For McDonald to have effect in Oregon, the challenged regulation would have to be consistent with the Oregon Constitution but inconsistent with the Second Amendment as construed in McDonald. For this reason, McDonald is unlikely to provide the rule of law in most Oregon cases.


Selected highlights from Governor Kulongoski’s “Reset Cabinet.”

Crime and Public Safety:

• Modify sentencing guideline system.

• Adopt the federal earned time system.

• Adjust Ballot Measure 11 mandatory minimum sentences.

K – 12 Education:

• Create shared services models for school districts for functions such as technology and business services.

• Reorganize Education Service Districts.

• Expand online learning options.

Post-secondary Education:

• Improve retention and graduation rates.

• Expand need-based aid.

Labor Costs:

• Create statewide collective bargaining for schools.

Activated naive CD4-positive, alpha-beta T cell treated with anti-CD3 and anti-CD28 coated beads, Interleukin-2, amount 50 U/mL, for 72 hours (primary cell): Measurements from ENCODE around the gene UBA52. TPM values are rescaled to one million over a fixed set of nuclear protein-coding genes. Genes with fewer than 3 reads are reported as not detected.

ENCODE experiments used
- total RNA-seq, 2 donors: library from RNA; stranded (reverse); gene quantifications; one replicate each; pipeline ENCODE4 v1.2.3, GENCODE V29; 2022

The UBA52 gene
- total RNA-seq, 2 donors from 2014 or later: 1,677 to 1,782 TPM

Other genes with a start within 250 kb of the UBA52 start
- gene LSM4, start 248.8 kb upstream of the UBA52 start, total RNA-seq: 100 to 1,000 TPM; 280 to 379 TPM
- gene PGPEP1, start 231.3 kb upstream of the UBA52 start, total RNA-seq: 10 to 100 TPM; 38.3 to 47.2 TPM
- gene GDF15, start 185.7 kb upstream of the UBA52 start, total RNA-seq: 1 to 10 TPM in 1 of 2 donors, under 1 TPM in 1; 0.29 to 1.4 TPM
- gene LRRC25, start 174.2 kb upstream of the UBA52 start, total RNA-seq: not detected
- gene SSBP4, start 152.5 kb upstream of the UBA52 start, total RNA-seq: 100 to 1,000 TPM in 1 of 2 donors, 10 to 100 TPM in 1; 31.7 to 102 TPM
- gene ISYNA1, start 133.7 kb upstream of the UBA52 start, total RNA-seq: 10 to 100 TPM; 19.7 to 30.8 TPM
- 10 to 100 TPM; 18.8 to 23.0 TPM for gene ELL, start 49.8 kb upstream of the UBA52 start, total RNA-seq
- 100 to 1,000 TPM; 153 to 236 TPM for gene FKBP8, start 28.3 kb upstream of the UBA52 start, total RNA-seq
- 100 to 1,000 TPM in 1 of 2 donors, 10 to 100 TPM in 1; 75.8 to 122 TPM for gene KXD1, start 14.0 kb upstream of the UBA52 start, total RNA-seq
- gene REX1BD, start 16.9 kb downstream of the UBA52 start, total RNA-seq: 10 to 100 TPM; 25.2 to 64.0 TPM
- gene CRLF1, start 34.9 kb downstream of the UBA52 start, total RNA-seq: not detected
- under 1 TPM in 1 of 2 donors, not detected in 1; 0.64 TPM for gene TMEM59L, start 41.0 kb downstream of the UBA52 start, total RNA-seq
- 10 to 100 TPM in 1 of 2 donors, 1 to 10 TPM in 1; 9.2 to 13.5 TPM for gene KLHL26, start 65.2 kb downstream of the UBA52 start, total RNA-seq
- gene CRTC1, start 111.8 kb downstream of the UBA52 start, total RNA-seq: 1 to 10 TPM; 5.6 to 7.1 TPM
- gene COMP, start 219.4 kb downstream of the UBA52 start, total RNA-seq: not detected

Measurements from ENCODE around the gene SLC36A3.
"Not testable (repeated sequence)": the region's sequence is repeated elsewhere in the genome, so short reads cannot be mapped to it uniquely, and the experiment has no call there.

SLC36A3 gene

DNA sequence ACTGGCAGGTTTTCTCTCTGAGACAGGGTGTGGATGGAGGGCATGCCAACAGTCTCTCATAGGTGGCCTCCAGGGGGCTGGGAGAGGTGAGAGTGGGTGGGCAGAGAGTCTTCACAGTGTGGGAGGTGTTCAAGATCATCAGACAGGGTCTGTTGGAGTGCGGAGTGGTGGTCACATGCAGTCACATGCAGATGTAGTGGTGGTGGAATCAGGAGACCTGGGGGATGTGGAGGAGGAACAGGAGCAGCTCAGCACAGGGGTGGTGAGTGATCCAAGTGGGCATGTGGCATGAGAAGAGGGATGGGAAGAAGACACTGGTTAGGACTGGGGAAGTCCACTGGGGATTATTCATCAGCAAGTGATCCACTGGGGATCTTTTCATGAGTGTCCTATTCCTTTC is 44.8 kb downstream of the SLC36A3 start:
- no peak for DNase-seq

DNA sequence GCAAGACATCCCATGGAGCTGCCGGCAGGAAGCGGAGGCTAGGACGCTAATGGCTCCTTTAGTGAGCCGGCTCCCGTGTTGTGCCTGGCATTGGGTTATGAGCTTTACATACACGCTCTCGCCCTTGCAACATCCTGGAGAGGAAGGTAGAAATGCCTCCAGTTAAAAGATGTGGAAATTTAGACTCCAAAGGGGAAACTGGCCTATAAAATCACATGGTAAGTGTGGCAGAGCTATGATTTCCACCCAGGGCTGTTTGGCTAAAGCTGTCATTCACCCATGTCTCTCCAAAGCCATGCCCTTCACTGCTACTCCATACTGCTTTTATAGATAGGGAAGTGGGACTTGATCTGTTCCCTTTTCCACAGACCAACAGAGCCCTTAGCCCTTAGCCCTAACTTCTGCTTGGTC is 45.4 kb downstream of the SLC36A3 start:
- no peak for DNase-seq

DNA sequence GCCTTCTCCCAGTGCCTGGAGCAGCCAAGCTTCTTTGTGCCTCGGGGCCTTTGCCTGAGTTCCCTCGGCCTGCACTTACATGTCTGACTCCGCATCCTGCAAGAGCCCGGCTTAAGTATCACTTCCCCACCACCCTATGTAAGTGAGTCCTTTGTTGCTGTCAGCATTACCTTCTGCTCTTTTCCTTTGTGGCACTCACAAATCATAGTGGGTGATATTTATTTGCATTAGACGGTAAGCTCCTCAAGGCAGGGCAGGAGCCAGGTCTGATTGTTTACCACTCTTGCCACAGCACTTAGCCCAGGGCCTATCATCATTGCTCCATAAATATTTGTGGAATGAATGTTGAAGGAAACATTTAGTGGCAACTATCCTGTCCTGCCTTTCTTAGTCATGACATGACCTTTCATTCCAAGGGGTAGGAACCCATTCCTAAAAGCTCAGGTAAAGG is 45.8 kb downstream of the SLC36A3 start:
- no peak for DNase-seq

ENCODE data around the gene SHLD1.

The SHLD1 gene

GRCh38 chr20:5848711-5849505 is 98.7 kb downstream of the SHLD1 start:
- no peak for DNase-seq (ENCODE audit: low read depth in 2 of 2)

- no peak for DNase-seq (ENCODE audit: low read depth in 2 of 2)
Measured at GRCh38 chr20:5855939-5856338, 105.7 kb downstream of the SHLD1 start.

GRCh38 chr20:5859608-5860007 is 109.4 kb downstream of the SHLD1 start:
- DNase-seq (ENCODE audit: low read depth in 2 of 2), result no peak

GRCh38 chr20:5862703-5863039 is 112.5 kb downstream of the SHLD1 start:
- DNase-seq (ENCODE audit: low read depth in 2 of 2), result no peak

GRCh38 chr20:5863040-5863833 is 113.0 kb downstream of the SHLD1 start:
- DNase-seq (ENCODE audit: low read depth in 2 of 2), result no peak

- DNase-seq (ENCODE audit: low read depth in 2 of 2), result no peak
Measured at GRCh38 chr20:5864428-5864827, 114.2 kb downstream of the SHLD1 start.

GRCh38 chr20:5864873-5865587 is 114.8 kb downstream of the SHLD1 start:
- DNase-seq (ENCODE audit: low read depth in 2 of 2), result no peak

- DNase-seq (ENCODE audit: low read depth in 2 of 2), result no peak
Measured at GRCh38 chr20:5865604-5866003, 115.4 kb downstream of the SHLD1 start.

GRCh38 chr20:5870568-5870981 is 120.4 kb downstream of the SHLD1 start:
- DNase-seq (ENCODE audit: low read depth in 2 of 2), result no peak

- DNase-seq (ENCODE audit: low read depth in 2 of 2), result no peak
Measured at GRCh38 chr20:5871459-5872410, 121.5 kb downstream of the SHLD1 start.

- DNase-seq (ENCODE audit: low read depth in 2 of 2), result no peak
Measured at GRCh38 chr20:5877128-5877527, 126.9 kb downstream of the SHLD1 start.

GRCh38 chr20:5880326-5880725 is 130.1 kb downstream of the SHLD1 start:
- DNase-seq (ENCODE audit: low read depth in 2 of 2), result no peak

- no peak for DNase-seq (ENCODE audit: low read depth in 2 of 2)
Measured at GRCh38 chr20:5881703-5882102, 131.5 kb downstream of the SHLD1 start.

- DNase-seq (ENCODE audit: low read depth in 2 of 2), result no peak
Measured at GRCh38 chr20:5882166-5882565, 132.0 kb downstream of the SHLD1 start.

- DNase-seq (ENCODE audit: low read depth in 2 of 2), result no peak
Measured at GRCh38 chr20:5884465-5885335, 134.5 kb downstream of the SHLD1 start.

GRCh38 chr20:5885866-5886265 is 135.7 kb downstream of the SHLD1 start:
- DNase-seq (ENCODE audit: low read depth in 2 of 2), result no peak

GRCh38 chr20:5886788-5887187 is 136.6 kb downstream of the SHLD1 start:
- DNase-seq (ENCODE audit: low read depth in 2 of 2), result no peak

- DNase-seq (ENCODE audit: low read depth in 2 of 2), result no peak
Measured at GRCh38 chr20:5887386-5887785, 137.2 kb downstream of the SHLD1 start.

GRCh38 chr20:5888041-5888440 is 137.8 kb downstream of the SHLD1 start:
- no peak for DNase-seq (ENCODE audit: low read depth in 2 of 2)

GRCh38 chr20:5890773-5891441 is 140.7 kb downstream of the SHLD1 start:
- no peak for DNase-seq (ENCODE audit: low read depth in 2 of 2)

• Reduce employer contributions to employee IAPs.

• Increase state and local employee contributions to the cost of their health insurance.
Revenue Stability:

• Create an emergency reserve fund, funded by modifications to Oregon’s “kicker law.”
The full report may be viewed at:



Recent changes to Oregon law modify the result of a 2009 Oregon Supreme Court opinion to allow landowners to charge a fee for recreational use of a portion of their land, while retaining immunity for the remainder of their land if they comply with certain requirements.

Before the change, ORS 105.682(1) appeared to immunize landowners from certain civil liabilities when they permitted recreational users to enter their land. That immunity was available only if the owner “makes no charge for permission to use the land[.]” ORS 105.688(2)(a).